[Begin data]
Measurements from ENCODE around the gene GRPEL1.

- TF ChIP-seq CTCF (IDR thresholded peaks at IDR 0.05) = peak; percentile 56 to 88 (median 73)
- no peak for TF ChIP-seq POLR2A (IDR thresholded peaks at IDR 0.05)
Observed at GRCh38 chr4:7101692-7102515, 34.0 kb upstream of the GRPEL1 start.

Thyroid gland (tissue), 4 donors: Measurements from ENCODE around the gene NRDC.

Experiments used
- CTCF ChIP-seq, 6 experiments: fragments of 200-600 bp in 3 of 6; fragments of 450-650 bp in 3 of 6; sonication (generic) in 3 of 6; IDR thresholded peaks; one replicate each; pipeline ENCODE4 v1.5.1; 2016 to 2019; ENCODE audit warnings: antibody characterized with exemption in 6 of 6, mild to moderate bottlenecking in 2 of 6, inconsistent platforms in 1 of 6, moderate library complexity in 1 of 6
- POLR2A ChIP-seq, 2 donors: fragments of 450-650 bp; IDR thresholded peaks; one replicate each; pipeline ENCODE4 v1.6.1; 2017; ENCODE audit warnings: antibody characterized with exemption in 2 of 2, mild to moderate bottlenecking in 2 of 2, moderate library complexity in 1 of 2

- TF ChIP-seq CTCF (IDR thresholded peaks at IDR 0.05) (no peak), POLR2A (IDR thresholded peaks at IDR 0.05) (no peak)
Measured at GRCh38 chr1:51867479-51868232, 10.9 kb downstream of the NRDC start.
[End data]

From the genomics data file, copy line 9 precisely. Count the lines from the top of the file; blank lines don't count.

- TF ChIP-seq CTCF (IDR thresholded peaks at IDR 0.05) (no peak), POLR2A (IDR thresholded peaks at IDR 0.05) (no peak)